Jesus is so clear of this union, so clear of who he is and what he is.  He exemplifies his wholeness, his oneness with God and his identity as Love.  “I am the way, the truth, and the life.  THAT UNION WITH GOD IS THE WAY, THAT UNION WITH GOD IS THE TRUTH, THAT UNION WITH GOD IS THE LIFE. 

No one comes to God except through love incarnate. 

“If you know me, then you will also know my Father, from now on YOU do know God and have seen God,” says Jesus.

This is huge.  Our faith calls us to believe in a God who is 100% human and 100% divine, 100% union of creation and Creator.  This Mystery can be life-transforming.  If we believe that God is incarnate, then our God is not a distant God.  Our God has been known and seen by YOU.  Our eyes can then see that our division or distance from God is an illusion.  We are whole in God.  Jesus accepts this reality and his true identity. 

We like Thomas, may doubt it or be confused by it.  Or like Phillip, it can pass right over our heads, and Jesus will keep trying to help us see that there is no inherent separation between us (the Body of Christ) and our God; any separation is simply blindness. 

“You still do not know me, Phillip?” says Jesus, trying to get him to get it.  “Whoever has seen me, has seen the Father.”

“How can you say ‘Show us the Father’? Do you not believe that I am in the Father and the Father is in me?”

I’m sure we’ve heard this passage so many times, but I’m sure Jesus asks it of us today, “You still do not know me, Luisely?  Whoever sees my creation, Michael, Santiago, polar bears, Eighth Day welcoming and feeding the hungry or scared, those tending to the sick, those dying of COVID-19, those in prisons, the BODY OF CHRIST united on this Zoom call, has seen God.”

Do you not believe in that wholeness?  Do you not believe in the incarnation?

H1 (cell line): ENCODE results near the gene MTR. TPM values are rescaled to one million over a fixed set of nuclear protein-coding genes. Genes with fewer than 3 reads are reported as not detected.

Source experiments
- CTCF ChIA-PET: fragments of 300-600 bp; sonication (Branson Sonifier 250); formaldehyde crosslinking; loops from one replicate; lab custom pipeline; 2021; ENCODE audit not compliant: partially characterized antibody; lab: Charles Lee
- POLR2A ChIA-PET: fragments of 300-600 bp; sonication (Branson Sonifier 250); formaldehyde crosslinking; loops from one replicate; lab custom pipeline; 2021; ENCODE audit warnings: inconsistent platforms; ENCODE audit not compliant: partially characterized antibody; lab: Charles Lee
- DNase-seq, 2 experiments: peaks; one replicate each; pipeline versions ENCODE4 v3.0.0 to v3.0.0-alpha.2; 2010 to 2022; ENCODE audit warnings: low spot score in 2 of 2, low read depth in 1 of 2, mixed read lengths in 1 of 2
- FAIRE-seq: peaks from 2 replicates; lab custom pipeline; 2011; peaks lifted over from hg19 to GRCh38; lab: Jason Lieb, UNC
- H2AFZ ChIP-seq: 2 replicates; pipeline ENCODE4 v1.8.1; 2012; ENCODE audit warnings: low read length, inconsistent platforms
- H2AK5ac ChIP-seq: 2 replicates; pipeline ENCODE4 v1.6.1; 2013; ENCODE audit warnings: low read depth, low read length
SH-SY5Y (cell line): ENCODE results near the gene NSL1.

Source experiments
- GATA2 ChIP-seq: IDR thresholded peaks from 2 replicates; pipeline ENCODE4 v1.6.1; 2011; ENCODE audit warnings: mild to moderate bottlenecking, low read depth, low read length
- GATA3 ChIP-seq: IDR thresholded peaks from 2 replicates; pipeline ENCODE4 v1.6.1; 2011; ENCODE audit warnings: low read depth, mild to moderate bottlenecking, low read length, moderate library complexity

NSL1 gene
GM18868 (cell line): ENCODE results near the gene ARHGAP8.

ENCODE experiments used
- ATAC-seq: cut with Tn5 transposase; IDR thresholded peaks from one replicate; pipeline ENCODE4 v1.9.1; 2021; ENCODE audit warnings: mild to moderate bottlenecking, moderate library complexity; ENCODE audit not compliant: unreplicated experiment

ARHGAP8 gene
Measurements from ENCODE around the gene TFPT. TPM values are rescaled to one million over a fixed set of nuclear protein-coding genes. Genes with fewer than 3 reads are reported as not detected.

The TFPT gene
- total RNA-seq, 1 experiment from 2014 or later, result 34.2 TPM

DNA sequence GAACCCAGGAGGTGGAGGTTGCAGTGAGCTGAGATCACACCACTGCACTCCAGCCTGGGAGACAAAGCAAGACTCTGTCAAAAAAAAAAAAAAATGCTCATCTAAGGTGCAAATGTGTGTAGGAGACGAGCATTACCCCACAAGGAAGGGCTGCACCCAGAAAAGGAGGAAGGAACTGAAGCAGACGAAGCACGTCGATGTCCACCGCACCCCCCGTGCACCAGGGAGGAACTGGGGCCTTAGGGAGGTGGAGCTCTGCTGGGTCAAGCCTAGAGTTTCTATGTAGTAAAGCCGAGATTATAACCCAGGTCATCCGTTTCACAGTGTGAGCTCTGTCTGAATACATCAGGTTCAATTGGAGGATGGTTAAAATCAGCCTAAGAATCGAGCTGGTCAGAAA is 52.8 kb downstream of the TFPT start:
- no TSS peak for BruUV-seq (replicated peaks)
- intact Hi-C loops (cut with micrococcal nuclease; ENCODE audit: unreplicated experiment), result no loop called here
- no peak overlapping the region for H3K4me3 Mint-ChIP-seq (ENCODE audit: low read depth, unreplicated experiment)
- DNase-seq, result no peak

“The words I speak to you I do not speak on my own.”  Jesus is intrinsically one with God, with his Abba, and his Abba, intrinsically one with him.

He names this over and over again, “The Father who dwells in me is doing his works.” God working through us, with us, and in us.

He seems to beg us, “Believe me that I am in the Father and the Father is in me or else believe because of the works themselves.” Believe in this wholeness, in this oneness in this Mystery, if not for Jesus’ own sake, then for the life and Mystery that unfolds from him. 

After referring to this wholeness (which is the Mystery of the Trinity) he says to us, Eighth Day:

“Amen, amen, I say to YOU.  Whoever believes in me [in this union I have with God] will do the works I do and will do greater ones than these because I am going to the Father.”

And he drops the mic.  Beloved Eighth Day, it seems that Jesus, throughout this gospel, is reiterating over and over again the truth of his identity and his wholeness and oneness with God, not for his own sake, but to build up for the last sentence.   

If we can wrap our heads around the reality of the incarnation in Jesus, of God’s union and FULL and COMPLETE presence in Jesus, then maybe, just maybe, we can believe in that reality within ourselves and our community.

Then we, Eighth Day, can do the works Jesus did, the work of inclusion, the work of wholeness, the work of remembering, the work of breathing the Breath of God into every crevice of this world and of ourselves.

He hands us, the BODY OF CHRIST, the torch, because he’s going to his Abba.  May we continue to practice saying yes to this invitation Eighth Day. 

In a similar way, our mothers [whether biological or simply those who mothered us] prepared us for this.  In our relationships with our mothers we experienced being in our mothers and our mothers being in us.  We experienced someone inviting us to do greater things than they themselves did, we experienced someone handing the torch to us.  These concrete experiences with our mothers allow us to imagine a love as great as the one Jesus describes.  May we live and embody this wholeness in our community, this wholeness in ourselves, and this wholeness in God.